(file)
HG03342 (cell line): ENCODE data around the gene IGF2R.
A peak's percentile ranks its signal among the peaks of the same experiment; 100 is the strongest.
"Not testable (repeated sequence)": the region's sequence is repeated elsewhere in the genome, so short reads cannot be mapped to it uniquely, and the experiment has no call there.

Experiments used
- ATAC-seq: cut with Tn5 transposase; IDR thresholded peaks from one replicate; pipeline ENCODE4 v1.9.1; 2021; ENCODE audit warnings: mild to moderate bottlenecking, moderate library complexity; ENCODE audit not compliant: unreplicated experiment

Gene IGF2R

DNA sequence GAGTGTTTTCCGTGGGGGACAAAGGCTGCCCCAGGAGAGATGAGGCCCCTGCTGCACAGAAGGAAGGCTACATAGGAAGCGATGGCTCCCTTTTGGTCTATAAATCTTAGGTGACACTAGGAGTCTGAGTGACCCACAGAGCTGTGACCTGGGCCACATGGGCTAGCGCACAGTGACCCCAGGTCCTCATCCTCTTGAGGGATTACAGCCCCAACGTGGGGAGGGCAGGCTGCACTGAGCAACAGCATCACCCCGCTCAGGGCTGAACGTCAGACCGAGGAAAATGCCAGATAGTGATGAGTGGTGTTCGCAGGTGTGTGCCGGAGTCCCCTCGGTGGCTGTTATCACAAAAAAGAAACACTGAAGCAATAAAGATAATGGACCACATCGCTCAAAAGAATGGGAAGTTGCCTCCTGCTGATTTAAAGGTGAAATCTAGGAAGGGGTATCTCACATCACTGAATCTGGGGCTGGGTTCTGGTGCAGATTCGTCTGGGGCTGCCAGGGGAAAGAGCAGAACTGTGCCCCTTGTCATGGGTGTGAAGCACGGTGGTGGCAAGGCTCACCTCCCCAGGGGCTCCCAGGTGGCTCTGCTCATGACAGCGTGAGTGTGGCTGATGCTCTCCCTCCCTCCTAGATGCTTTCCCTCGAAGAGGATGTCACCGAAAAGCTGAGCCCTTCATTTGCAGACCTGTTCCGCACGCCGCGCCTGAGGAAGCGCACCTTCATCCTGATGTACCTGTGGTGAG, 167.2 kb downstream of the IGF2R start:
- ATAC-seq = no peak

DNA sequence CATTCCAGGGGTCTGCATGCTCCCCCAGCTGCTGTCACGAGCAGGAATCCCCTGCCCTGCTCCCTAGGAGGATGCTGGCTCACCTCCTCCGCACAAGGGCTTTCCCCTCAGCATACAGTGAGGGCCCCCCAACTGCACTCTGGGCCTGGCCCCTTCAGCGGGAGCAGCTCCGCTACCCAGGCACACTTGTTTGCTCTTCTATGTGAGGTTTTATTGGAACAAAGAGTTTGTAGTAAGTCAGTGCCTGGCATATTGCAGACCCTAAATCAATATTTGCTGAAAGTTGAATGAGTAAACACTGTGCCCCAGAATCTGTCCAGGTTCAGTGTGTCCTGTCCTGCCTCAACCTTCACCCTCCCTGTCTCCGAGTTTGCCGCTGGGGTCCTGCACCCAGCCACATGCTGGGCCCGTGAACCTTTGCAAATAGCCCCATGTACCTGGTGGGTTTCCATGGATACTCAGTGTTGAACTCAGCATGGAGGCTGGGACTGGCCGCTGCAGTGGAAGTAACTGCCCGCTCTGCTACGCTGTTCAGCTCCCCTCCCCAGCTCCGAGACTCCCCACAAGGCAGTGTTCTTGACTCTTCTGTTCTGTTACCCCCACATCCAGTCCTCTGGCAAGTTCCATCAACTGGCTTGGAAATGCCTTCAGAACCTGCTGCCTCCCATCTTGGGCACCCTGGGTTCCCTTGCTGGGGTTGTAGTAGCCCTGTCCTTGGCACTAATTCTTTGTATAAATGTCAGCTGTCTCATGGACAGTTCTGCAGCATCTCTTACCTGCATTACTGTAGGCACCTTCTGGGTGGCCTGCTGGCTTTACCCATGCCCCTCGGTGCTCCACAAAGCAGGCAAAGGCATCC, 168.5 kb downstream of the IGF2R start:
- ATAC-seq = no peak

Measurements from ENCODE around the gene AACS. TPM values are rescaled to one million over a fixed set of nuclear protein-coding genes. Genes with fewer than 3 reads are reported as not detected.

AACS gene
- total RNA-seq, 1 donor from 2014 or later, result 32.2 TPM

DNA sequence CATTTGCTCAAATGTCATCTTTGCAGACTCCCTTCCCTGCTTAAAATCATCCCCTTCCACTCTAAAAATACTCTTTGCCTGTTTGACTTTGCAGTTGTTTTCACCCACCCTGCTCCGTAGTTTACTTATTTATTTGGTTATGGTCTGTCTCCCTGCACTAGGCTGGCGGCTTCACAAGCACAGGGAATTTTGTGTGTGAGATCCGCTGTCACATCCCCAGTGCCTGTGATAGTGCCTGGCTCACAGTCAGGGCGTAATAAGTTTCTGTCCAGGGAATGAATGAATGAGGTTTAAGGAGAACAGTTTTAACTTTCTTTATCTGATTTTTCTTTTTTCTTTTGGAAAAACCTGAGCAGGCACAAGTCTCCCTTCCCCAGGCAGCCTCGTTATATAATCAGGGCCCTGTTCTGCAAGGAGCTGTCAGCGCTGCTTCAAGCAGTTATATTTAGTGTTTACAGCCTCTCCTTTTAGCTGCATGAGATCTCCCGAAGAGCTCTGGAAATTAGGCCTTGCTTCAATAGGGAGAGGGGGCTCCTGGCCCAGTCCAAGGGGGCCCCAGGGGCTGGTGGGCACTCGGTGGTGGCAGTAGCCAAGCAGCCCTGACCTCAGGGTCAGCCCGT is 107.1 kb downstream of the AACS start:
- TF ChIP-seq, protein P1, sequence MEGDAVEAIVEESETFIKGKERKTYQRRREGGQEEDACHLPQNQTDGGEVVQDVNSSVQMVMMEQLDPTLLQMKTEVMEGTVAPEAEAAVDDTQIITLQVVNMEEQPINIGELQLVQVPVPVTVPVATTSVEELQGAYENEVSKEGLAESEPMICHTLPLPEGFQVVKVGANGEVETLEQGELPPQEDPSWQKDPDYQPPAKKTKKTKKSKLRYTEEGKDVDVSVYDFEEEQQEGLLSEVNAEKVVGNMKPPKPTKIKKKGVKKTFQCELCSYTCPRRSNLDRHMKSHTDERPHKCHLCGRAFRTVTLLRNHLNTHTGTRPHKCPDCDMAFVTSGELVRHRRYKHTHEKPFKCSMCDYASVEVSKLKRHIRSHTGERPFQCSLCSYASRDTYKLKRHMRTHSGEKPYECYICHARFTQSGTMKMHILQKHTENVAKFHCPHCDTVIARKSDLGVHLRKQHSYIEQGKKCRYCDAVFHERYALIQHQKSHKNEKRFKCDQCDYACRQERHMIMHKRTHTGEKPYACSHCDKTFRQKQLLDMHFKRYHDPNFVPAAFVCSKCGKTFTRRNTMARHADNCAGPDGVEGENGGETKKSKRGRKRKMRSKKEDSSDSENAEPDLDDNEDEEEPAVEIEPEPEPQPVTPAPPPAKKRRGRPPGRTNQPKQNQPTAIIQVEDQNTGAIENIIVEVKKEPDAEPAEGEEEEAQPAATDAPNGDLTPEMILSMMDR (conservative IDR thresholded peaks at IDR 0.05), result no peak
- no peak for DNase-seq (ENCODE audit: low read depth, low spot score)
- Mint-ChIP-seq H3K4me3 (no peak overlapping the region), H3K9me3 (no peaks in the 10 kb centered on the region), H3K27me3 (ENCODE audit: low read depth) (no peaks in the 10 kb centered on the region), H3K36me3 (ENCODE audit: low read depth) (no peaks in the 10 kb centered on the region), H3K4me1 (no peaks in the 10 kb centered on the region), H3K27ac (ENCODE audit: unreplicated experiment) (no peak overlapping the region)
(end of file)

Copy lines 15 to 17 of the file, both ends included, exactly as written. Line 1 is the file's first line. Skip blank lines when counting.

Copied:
- TF ChIP-seq, protein P1, sequence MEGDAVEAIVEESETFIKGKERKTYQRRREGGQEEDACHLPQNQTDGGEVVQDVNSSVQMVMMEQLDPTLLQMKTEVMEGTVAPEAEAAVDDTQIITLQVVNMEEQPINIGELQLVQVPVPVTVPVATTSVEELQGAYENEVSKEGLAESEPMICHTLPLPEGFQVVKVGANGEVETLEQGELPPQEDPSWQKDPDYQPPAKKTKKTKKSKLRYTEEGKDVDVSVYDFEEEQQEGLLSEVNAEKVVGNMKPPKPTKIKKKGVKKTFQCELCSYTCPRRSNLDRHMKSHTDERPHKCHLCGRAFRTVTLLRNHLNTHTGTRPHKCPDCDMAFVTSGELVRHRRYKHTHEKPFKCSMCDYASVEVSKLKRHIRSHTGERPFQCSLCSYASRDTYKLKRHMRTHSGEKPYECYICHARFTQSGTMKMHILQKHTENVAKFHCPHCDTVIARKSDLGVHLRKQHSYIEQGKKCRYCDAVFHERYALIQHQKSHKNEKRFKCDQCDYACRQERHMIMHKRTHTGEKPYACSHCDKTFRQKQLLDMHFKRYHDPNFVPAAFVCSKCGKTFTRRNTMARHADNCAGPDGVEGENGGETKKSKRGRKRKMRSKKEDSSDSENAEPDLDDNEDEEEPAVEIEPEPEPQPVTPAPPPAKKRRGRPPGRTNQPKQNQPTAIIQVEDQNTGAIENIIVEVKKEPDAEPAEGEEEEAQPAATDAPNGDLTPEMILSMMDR (conservative IDR thresholded peaks at IDR 0.05), result no peak
- no peak for DNase-seq (ENCODE audit: low read depth, low spot score)
- Mint-ChIP-seq H3K4me3 (no peak overlapping the region), H3K9me3 (no peaks in the 10 kb centered on the region), H3K27me3 (ENCODE audit: low read depth) (no peaks in the 10 kb centered on the region), H3K36me3 (ENCODE audit: low read depth) (no peaks in the 10 kb centered on the region), H3K4me1 (no peaks in the 10 kb centered on the region), H3K27ac (ENCODE audit: unreplicated experiment) (no peak overlapping the region)